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Last Updated: Monday, 1 March, 2004, 12:39 GMT
Two new dino species discovered
Harsh conditions of the Beardmore Camp, Andy Sajor/NSF
These are harsh conditions in which to work
Two previously unknown species of dinosaur have been found at separate sites in Antarctica by US scientists.

The fossils were found within a week of each other by researchers backed by the National Science Foundation.

The first dinosaur is a new type of theropod - a two-legged forerunner of birds - and is thought to have lived about 70m years ago.

The second - a 200m-year-old sauropod similar to a diplodocus - was found on a 3,900-metre-high mountaintop.

The carnivorous dinosaur was found by Judd Case, James Martin and colleagues on James Ross Island, off the coast of the Antarctic Peninsula.

They say the creature is related to the famous T. rex and the smaller, but swifter, velociraptors that terrified movie-goers in the film Jurassic Park.

Water burial

The remains include fragments of an upper jaw with teeth, isolated individual teeth and most of the bones from the animal's lower legs and feet.

A research team at work on James Ross Island, NSF
The carnivorous dinosaur was recovered from ground that was once under water

The creature was roughly 1.8 to 2.4 meters (6 to 8 feet) tall. It would have inhabited the Antarctic when the climate was very much more benign than it is today.

To have been preserved at all, the animal probably floated from the shore out to sea after it died and settled to the bottom of what was then a very shallow area of the Weddell Sea.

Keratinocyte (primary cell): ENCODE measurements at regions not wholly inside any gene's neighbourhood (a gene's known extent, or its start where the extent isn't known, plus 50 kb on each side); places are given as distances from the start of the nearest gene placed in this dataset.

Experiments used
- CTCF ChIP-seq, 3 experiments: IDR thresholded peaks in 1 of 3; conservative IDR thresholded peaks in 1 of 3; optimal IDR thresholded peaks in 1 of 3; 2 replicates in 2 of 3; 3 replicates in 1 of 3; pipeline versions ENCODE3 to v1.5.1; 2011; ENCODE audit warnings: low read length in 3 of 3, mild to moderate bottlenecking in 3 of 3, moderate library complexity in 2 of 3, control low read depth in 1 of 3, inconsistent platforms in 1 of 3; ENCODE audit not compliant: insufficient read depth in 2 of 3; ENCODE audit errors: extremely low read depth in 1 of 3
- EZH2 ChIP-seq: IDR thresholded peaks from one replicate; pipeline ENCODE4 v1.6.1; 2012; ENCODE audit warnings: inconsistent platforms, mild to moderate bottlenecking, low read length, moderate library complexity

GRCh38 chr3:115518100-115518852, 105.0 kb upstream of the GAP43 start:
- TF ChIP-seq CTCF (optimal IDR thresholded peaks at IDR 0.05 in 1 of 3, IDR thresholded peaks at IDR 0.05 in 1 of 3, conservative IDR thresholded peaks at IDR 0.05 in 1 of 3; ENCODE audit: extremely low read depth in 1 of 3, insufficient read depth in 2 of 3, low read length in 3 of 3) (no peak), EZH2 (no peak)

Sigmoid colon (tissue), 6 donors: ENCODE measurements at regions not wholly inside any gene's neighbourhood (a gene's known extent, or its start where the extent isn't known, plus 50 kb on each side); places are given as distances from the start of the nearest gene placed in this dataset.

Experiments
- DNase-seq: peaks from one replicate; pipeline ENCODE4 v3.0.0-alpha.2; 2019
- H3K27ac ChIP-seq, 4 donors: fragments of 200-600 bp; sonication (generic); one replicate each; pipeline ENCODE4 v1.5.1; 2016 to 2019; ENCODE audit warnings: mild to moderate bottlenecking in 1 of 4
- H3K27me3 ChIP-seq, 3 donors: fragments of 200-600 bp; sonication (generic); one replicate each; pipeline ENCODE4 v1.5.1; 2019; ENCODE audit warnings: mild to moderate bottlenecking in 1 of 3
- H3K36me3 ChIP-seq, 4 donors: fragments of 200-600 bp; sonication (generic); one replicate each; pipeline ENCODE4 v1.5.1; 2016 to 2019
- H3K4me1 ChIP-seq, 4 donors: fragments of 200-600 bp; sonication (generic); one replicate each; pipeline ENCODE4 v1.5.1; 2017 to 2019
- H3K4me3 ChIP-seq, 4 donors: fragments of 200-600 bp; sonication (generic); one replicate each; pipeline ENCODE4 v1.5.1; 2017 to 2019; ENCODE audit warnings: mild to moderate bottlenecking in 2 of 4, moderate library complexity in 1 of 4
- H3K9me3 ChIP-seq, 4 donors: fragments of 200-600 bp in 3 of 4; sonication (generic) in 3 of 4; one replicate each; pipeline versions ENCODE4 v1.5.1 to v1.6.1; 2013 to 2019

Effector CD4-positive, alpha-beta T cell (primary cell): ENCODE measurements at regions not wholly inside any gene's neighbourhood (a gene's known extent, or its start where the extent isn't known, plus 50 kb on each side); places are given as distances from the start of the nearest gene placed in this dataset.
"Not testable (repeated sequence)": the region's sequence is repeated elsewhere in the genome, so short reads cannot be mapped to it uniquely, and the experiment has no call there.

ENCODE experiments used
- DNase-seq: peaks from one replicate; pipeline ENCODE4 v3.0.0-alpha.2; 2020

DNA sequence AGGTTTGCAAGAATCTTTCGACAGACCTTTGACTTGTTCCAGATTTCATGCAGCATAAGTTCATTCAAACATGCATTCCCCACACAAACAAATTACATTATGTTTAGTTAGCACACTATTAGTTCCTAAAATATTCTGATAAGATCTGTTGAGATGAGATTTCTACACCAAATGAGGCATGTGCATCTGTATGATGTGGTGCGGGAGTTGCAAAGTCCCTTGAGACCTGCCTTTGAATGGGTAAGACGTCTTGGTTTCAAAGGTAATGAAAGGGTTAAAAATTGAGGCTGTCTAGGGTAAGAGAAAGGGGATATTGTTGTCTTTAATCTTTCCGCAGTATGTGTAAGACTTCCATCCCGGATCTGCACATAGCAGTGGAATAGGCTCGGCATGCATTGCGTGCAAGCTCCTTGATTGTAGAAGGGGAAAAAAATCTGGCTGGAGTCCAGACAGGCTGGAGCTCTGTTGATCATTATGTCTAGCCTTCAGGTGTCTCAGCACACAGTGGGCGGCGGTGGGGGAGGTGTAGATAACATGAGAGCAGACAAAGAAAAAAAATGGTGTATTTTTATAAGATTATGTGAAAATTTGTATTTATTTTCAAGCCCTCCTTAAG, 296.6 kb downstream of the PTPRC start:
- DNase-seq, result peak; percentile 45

The ground is now above sea level and accessible to scientists.

The other dinosaur was found inland by a different group of researchers thousands of kilometres away near the Beardmore Glacier.

They found embedded in solid rock what they believe to be the pelvis of a primitive sauropod, a four-legged, plant-eating dinosaur that would have had a long neck and tail.

Early form

Now known as Mt Kirkpatrick, the area was once a soft riverbed before millions of years of tectonic activity pushed it skyward.

Fossil pelvis, William Hammer/NSF
The sauropod pelvis was taken out of solid rock
Based on field analysis of the bones, the team led by William Hammer of Augustana College in Rock Island, Illinois, believes the pelvis - roughly one metre across - is from a primitive sauropod.

The team says it probably represents one of the earliest forms of the emerging dinosaur lineage that eventually produced animals more than 30 metres (100 feet) long.

Basing his estimates on the bones excavated at the site, Hammer suggests the new, and as-yet-unnamed, creature was between 1.8 and 2.1 metres (six and seven feet) tall and up to nine metres (30 feet) long.

Hammer says the rocks in which the find was made helped to establish that the creature lived roughly 200 million years ago, millions of years before the creature Case and Martin discovered on the Antarctic Peninsula.




SEE ALSO:
Of dinosaurs and dynamite
04 Feb 04  |  Science/Nature


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